Q: The setting of Timberbrit is a dying Spears's final concert. How did you get the idea for that? Did the plot – especially the idea to bring in Justin Timberlake trying to rekindle their romance – evolve/change from your original conception?

I started experimenting with Britney and Justin's music in May 2007. I developed the idea for the opera and started working with Yuka Igarashi, the librettist, by the end of that summer. She and I developed much of the storyline as she was writing the new lyrics. We knew all along that Justin would be part of the drama, and it gave us an opportunity to adopt the two predominant themes of traditional opera: love and death. At the time we began working on the piece, we thought of the work as a sort of hyperbolic extension of her rise and fall from stardom. (At one point in the winter of '07-'08, incidentally, this seemed to become a little too real of a possibility.)

Working with J.J. Lind, who directed the semi-staged version, the three of us collaborated to produce a semi-staged show in spring of '08 that incorporated elements of a live pop concert, most significantly, live video projections on screens behind the singers, as is often done at stadium concerts. We wanted to focus on the idea of Britney as a performer, not just in concert but, against her will in some ways, all the time.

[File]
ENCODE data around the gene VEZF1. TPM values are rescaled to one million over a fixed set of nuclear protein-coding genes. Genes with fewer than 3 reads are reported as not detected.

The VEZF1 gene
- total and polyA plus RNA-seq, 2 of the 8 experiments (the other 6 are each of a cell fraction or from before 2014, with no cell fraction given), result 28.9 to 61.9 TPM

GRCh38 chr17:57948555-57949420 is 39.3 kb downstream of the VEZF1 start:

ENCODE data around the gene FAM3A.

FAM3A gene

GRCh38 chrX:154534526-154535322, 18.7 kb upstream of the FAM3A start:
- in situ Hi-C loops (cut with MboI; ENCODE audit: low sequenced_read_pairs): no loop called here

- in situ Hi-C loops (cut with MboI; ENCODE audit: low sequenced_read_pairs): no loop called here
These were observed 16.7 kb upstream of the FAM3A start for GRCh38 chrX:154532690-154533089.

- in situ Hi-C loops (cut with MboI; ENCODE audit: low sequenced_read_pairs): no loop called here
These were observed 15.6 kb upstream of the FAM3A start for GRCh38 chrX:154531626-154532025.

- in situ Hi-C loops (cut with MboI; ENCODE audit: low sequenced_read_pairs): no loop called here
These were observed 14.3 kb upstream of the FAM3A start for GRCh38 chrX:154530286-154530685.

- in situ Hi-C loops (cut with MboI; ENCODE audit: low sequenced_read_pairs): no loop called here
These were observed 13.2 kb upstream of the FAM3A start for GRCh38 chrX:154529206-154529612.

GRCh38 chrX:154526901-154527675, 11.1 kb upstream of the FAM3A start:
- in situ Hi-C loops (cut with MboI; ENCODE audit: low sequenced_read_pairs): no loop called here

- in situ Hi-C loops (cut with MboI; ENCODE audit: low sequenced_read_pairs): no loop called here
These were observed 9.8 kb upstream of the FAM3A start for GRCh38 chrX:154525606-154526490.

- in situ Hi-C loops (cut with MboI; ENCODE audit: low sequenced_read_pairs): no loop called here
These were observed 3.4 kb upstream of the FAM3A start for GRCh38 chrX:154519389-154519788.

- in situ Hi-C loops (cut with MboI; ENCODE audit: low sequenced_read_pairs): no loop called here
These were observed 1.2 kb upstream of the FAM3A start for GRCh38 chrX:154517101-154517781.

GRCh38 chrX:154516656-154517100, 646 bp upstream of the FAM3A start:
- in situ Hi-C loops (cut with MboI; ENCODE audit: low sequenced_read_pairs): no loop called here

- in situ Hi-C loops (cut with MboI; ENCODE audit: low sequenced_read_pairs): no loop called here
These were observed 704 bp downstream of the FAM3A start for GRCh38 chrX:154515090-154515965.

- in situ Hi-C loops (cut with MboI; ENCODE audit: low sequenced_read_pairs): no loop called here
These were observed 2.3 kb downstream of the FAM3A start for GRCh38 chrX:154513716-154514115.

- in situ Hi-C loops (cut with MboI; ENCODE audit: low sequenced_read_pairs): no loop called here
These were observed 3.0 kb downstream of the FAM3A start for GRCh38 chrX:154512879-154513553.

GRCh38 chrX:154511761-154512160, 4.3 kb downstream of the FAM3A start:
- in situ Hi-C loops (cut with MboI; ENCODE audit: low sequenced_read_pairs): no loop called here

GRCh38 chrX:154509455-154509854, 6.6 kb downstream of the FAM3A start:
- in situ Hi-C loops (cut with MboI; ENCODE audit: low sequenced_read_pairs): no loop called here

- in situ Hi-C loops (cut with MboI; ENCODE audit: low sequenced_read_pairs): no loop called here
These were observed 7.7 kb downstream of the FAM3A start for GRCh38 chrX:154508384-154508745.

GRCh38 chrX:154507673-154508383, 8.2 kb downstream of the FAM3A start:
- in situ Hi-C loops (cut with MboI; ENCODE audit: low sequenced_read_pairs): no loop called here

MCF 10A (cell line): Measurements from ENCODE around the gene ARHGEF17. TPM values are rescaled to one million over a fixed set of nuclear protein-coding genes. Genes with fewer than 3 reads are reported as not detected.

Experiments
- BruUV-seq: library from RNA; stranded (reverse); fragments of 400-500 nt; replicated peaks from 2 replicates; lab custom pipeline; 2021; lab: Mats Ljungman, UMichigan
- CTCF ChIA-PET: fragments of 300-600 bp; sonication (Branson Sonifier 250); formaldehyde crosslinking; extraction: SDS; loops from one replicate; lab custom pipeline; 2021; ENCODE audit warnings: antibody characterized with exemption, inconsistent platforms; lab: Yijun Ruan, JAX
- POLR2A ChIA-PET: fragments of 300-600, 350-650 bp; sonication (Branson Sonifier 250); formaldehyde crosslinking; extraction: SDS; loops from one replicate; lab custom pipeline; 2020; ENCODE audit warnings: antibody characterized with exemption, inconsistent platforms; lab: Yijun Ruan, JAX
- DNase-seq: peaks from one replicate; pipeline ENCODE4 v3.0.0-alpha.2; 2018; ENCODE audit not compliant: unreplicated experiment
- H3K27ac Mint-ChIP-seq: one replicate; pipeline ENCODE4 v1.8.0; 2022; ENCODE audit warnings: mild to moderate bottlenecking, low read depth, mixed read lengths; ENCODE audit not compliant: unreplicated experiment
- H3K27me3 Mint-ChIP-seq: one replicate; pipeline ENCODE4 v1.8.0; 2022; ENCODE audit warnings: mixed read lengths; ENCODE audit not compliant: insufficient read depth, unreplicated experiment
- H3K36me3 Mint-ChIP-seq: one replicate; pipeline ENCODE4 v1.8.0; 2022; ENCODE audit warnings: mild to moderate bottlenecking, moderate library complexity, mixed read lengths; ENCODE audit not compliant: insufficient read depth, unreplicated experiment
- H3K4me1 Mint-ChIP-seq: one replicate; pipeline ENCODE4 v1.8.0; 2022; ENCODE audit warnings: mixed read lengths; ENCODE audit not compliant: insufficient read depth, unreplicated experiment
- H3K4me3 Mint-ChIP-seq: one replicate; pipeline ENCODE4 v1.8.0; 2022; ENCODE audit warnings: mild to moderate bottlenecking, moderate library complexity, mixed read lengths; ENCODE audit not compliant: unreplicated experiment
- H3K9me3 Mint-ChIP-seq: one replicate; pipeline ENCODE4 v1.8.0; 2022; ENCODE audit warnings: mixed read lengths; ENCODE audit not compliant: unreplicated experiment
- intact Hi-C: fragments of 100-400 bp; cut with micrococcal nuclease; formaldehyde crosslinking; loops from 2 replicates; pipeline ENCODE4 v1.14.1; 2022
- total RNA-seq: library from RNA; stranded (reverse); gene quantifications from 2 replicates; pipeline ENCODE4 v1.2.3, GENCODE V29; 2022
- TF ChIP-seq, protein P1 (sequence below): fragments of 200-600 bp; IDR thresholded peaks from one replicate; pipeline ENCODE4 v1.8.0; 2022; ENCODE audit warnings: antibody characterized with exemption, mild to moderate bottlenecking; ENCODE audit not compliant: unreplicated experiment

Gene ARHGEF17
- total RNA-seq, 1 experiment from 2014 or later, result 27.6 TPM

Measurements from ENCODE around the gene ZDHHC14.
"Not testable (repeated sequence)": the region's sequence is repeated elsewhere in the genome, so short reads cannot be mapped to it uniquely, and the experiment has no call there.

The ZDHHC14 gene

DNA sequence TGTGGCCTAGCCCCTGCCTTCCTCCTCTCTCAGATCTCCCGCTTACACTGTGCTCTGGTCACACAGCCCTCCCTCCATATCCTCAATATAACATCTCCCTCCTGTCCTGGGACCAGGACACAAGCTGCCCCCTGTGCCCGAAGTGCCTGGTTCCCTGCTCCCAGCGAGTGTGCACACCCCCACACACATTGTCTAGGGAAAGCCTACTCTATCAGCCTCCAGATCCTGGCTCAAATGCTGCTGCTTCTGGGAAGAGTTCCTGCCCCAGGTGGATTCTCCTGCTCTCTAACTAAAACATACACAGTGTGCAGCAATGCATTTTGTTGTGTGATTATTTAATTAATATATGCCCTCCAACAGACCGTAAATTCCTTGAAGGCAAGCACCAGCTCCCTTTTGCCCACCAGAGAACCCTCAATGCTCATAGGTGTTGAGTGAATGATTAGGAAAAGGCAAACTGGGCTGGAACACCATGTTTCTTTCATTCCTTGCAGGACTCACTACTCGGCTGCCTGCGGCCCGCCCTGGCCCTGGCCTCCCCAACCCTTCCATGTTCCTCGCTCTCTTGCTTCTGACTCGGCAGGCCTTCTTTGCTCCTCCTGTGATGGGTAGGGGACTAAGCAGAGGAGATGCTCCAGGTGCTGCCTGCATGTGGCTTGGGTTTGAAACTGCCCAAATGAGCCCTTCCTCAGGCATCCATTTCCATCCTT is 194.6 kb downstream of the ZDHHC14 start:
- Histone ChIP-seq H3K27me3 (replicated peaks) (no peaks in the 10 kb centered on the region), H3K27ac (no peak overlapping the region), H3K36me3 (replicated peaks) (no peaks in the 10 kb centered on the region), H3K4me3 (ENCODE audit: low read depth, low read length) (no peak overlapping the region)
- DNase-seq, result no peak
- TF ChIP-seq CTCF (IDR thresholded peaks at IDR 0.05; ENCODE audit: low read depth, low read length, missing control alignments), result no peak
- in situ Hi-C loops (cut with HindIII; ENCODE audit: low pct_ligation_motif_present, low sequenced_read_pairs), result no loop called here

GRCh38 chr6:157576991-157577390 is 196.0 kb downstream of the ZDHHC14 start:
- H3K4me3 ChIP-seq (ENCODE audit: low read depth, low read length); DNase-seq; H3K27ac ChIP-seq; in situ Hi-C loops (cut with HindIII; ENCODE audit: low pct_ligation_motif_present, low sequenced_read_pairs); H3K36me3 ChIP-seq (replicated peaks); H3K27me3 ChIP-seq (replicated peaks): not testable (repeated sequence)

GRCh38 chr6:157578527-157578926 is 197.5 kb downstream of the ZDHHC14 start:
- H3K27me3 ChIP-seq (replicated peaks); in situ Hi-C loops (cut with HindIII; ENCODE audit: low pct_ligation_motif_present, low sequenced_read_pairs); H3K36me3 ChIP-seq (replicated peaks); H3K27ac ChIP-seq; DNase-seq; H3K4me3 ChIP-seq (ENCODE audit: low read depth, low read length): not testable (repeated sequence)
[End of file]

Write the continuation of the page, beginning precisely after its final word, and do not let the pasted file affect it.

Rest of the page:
Q: Did you intend all along to make a larger comment about the nature of pop stardom, or did that grow out of working on the libretto?

I started the project initially because I found the slowed-down pop music interesting and knew I could make something even more interesting from it. Then I realized Britney Spears had many of the characteristics of a traditional opera character, and decided to make an opera out of it.

I essentially mean that her life is dramatic enough – including child stardom (the Mickey Mouse Club), teenage stardom (a pop star and sex symbol), a famous courtship (with Justin), two marriages, two pregnancies, two divorces, and, perhaps most significantly, a meltdown that became so severe it almost ended in death.

It would have perhaps been more accurate to say that Britney's life could be incorporated into that of a traditional opera character. I felt like her dying as a result of a worsening relationship with the public was reminiscent of Isolde's dying of a broken heart.

My ideas of pop stardom came as I researched her career to develop the melodrama.

Q: What big idea do you want listeners to take away from Timberbrit?